Since Pratt (J. Exper. Psychol., 13, 1930, 278-285) called attention to the phenomenon that high tones were phenomenologically higher in space that low ones, several researches were made, but the results were not in accord with one another. The purpose of this study was to observe the tendency of tonal localization along the vertical dimension. Including the preliminary experiment, four experiments were carried out in the soundproof room using the sound-cage. Os were always blind-folded and were seated in the center of the sound-cage, 160 cm in diameter, without the head-rest. Six or seven pure tones from 250 cps to 4100 cps were used as stimuli. They were led from a TYPE M-III no. 5111 Oscillator to a telephone receiver and were presented in haphazard order, from various positions. Os were divided into four groups in Experiment I and II, and two groups in Experiment III, according to the degree of their knowledge about this experiment. The preliminary experiment dealt with determining the various direct conditions for the main experiments, such as headmovement, participation of other modalities in localizing response, and the method of localization, etc. In the first experiment, Os were asked to localize each tone with their arms. Six tones (250-, 500-, 1125-, 1750-, 2000-, 4100) were presented from seven positions (Fig. 1). With the exception of the case where the souhd source was at 90°(Fig. 2), the displacements of the localization'were measured (Table 1). In the second experiment, the localizations by the verbal indication of the positions on the scale were made (Table 2). Through these two experiments, the average values of the displacements, for every observer of the four groups, came out uniformly in the order, from top to bottom, 4100-, 2000-, 1750-, 1125-, 500- and 250-. In the third experiment, following the example of Dimmick & Gaylord (J. Exper. Psychol., 17, 1034, 598-599), the displacements were measured : Os were asked to localize with their arms the tones (250-, 500-, 900-, 1125-, 1750, 2000 and 4100) coming from a telephone receivers In this experiment, tones were led from two different sources : (1) The position No. 4. in Experiment II. (2) The position got by movingt the former horizontally to the right by 45°. The results were shown in Table 4. Throughout all these observations, the results might be taken as supporting Pratt's proposition that high tones were phenomenologically higher in space than low tones. However, it was found in the preliminary experiment that this proposition was not applicable exactly to the tones of extremely high frequencies and to small pitch differences.
The effects of area, voluntary control and prolonged observation on the figureground reversal were analysed by the continuous presentation method. The stimulus used was a circle divided into six sectors (Fig. 1). The following measures were adopted for the record and analysis of reversal process : total time of appearances for two shapes (Tα, Tβ), total undefined time (Tε=T-(Tα+Tβ)), the number of appearance (nα, nβ), relative dominancy (R=100Tα / (Tα+Tβ)), average duration (tα=Tα / nα, tβ=Tβ / nβ) and the frequency of first appearance (fα, fβ). By varying the sector angles of two shapes, we obtained quantitative relationships between the sector angle and each measure (Table 1, 2, 3, 4 ; Fig. 2, 3). Smaller shape appeared as “figure” more frequently at first view, persisted longer in reversal and was more dominant in the total time of appearance. The larger the areal difference of the two shapes was the stronger were these tendencies, and the slower was the reversal. By voluntary control, the relative dominancy (R) could be changed to some extent (Table 5). The amounts of shifts of R were almost equal in the three stimuli with various sector angles, but were different in two directions (increasing and decreasing). These shifts of R were based upon the changes in both Tα and Tβ, which, in turn, were depended mostly on the changes in tα and tβ. The prolonged observation (12min.) did not cause the acceleration of the rate of reversal which had been expected by Köhler (11). On the other hand, the prolonged observation resulted in the increase of the undefined time and the decrease of the favourable shape, and the slight shift of R to the neutral point (50).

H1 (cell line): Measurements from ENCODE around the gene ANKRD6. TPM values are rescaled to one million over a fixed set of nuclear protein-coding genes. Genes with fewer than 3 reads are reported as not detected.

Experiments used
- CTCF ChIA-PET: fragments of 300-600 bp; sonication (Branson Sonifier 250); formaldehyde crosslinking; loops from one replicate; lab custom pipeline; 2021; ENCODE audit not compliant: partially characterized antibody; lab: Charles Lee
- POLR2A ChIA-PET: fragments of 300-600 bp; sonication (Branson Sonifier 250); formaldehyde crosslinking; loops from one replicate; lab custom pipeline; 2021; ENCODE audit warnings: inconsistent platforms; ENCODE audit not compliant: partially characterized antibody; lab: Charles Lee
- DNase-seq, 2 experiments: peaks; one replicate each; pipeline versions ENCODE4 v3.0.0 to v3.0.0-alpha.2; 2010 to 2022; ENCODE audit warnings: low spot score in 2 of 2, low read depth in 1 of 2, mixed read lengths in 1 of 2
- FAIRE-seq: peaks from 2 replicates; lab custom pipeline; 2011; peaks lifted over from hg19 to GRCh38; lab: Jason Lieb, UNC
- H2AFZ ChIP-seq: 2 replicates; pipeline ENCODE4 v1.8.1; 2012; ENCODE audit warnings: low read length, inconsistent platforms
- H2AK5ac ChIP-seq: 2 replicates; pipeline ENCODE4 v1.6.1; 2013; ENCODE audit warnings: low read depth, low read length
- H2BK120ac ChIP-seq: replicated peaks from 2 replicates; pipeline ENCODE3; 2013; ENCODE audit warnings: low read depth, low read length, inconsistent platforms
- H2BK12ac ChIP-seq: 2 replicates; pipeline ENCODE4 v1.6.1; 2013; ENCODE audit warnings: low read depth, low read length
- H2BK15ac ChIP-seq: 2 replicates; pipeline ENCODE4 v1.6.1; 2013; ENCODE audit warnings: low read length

The present investigation was conducted to study the effect of an extra line upon the successive comparison of the lengths. of two lines. Three lines were the black ones on a white background in horizontal position and successively presented at an identical location for the same brief duration, but the time intervals between the lines were varied within a short period. A standard line (N) of 30mm. in length preceded the comparison line (V), and the extra line (i) preceded N and V or was interpolated between them. It was understood that V was underestimated or overestimated due to the effect of the extra line according to whether the PSE, obtained by the method of complete series, was larger or smaller than that obtained without the presence of the extra line in a control experiment. The results were as follows : I. Proactive effect of i in the sequence i-N-V. 1) When i was 60, 45, or 30mm, in length, underestimation of V occurred regardless of the time intervals between the lines. 2) When i was 15mm. and both time intervals i-N and N-V were short, overestimation of V occurred. However, if either one of the intervals was much longer than the other, underestimation of V appeared. II. Proactive-retroactive effects of i in the sequence N-i-V. The effect of i was almost the same as in the above, except for a little differences in the amount of the effect and the way in which the effect varied with the time intervals. These differences were interpreted as due to the appearances of both proactive effect upon V and retroactive effect upon N of i which did not exist in the sequence i-N-V. The effect of the extra line upon the comparison of other two lines, as mentioned above, were assumed to be ascribed to an assimilation-contrast phenomenon. The present investigation indicates that the assimilation-contrast effect varies not only with the extent of the extra stimulus, but with its temporal relations with the standard and comparison stimuli respectively.